“Stupidity is the great mother of all misery,” Swami Vivekananda remarked, “and the fundamental ignorance is to believe that the Infinite weeps and tears, that He is finite.” The fact that we, the eternal, ever pure, flawless Spirit, believe we are tiny brains in small bodies is the source of all ignorance; it is the mother of all greed. When I believe I am a petite body, I wish to defend, preserve, and maintain it at the expense of other bodies; then, you and I become distinct. As soon as the concept of separation emerges, it invites all kinds of mischief and misery.”

Previous messages have been unequivocal in their assertion that ignorance is the root of our misery. As in the context of Diwali, the antidote is the light of knowledge.

Vidya -Lamps are not considered a part of Indian home decor…

The Diwali Utsav, like the many ways of commemorating it, has numerous historical origins. Lamps, on the other hand, are a prevalent factor. Lamps have been lighted city-wide whenever Indians have thought of celebrating on a large scale. Even on the eve of India’s independence in 1947, lights were used to decorate houses, buildings, streets, and towns. Shri Vardhman Mahaveer’s disciples (Jains) lighted lamps to commemorate his enlightenment, signifying personal illumination.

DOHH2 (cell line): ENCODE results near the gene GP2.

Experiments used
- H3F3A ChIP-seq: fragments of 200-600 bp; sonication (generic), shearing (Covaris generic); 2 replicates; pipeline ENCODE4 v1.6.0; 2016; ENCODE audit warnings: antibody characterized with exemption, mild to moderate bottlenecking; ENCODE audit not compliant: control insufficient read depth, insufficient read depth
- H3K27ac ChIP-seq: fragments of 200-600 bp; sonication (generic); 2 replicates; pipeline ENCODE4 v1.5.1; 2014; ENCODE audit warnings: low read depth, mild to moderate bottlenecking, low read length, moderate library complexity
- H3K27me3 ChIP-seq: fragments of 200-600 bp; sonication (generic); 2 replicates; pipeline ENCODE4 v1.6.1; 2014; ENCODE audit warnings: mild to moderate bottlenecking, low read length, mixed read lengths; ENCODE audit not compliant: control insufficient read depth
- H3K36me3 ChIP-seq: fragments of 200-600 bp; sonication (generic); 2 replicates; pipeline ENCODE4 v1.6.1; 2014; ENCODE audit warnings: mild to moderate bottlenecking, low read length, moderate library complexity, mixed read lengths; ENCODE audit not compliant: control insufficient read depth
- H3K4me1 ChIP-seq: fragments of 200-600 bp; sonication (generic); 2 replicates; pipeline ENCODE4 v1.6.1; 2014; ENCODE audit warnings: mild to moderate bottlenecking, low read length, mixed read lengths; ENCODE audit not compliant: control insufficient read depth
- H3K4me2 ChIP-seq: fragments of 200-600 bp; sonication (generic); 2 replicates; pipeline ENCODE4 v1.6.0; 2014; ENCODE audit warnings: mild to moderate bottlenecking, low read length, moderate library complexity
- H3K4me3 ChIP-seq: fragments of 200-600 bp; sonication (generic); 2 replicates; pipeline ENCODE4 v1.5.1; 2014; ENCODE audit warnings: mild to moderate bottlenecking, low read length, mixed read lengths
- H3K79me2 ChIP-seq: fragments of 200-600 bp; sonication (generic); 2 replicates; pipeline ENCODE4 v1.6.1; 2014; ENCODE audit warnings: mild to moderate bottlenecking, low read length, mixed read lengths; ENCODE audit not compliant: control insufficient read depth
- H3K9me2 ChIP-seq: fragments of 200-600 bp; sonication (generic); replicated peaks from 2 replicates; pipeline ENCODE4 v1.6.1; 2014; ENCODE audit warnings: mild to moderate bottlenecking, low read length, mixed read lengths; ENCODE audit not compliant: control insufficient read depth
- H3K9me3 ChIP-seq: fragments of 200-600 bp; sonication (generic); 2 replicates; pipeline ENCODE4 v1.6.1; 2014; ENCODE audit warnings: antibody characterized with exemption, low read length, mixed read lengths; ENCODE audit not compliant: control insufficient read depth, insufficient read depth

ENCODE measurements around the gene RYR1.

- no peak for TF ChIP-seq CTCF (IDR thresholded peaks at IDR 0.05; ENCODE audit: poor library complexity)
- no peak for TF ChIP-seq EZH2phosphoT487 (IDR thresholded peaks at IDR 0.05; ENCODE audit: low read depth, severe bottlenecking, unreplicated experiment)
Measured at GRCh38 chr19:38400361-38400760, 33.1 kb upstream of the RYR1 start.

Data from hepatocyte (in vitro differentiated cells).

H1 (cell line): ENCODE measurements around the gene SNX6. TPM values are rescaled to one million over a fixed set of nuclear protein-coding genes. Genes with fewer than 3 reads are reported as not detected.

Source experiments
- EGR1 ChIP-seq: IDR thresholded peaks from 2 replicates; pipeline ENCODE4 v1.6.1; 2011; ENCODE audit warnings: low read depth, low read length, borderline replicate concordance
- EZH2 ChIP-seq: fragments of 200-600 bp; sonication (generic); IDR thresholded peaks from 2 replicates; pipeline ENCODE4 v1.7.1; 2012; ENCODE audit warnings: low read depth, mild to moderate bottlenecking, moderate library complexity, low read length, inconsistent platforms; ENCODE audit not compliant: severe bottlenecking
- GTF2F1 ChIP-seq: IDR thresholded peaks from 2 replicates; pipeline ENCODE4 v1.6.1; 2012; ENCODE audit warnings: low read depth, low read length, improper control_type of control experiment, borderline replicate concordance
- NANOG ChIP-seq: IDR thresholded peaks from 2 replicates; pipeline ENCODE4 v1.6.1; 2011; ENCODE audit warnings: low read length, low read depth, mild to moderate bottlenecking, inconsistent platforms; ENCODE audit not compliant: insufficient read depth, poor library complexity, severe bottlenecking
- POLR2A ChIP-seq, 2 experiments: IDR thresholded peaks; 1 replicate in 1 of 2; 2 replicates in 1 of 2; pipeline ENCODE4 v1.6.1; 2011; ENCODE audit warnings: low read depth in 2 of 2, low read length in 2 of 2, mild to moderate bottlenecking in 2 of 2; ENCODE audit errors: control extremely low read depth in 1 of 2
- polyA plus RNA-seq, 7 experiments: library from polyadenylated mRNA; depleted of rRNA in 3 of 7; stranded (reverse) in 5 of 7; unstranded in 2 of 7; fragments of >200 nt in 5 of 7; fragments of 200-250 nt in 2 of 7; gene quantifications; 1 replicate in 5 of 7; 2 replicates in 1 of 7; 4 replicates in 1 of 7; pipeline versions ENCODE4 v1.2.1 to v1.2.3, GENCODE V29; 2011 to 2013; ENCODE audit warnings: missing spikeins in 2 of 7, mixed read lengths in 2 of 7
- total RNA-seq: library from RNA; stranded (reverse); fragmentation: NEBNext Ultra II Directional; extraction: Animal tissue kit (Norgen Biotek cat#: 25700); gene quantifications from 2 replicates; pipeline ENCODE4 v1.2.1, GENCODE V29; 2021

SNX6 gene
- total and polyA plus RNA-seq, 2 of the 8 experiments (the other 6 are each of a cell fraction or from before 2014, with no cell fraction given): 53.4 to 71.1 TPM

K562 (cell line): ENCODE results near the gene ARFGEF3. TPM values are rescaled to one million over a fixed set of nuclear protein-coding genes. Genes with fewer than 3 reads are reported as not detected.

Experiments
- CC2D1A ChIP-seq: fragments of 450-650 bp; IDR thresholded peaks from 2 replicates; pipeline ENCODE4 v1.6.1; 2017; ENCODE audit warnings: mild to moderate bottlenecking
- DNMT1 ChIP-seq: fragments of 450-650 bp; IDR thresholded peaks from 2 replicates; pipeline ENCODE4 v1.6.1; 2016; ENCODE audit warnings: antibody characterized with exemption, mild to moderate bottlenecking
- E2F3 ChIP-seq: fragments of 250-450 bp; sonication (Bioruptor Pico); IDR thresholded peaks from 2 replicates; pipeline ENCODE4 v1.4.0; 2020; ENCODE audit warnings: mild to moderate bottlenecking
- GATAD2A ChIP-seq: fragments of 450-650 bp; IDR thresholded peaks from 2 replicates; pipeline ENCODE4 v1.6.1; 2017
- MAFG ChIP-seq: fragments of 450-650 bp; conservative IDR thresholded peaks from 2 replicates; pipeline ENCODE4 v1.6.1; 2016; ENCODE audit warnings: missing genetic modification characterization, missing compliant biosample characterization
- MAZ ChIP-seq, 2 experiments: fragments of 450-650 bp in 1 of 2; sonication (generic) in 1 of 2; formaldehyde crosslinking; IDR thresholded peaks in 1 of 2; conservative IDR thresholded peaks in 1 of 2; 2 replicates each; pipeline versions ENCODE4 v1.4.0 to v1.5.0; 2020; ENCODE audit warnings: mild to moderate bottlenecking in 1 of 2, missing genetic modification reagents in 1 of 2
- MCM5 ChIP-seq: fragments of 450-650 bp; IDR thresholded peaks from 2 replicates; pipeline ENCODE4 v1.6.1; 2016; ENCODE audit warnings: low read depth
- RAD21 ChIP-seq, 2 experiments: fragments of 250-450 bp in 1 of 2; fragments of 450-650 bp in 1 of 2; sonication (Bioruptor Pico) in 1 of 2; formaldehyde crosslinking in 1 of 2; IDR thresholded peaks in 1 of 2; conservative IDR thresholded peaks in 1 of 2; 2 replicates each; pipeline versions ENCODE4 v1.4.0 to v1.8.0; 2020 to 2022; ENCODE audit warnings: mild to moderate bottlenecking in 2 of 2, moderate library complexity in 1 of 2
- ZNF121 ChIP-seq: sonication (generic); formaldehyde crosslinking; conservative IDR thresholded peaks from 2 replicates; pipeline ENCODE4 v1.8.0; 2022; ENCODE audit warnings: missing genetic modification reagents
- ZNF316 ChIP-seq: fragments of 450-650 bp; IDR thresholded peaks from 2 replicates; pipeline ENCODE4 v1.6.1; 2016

The lighted lamp is a central emblem in Indian culture, yet it is not a piece of house décor. A lamp can be found in every Hindu home. Lighting the lamp is a part of every Hindu temple, Hindu home altar, and Hindu ceremony from birth to death. As in the Brhad-Aranyaka Upanishad’sTamaso ma Jyotir gamaya,’ the usual invocation guides a person from darkness to light (Jyoti).

The word “light” in Indian culture refers to “knowledge” that dispels ignorance. It is possible to see objects clearly in the presence of light. Because of the revelation of inner light and knowledge, light is also seen as a sign of real auspiciousness, wealth, and riches. Wisdom is depicted as light, and it is supposed to culminate in boundless transcendental delight. As the Guru Sanatkumara asserts in the Chandokya Upanishad’s न अल्पे सुखम् अस्ति na alpe sukham asti (‘Small things cannot bring us happiness). Only the true core of everyone, according to the Guru, is the source of happiness.